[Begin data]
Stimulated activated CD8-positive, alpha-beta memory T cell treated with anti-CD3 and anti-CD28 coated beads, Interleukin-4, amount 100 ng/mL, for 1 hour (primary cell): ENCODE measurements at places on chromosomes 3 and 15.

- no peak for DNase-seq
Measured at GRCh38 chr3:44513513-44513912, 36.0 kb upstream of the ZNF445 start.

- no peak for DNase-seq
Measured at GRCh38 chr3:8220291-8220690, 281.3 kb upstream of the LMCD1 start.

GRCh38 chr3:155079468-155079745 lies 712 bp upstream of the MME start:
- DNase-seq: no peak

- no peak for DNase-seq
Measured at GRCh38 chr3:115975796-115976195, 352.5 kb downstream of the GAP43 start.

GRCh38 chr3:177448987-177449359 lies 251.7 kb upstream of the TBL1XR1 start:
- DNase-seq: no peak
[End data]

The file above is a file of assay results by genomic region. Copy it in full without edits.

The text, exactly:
Stimulated activated CD8-positive, alpha-beta memory T cell treated with anti-CD3 and anti-CD28 coated beads, Interleukin-4, amount 100 ng/mL, for 1 hour (primary cell): ENCODE measurements at places on chromosomes 3 and 15.

- no peak for DNase-seq
Measured at GRCh38 chr3:44513513-44513912, 36.0 kb upstream of the ZNF445 start.

- no peak for DNase-seq
Measured at GRCh38 chr3:8220291-8220690, 281.3 kb upstream of the LMCD1 start.

GRCh38 chr3:155079468-155079745 lies 712 bp upstream of the MME start:
- DNase-seq: no peak

- no peak for DNase-seq
Measured at GRCh38 chr3:115975796-115976195, 352.5 kb downstream of the GAP43 start.

GRCh38 chr3:177448987-177449359 lies 251.7 kb upstream of the TBL1XR1 start:
- DNase-seq: no peak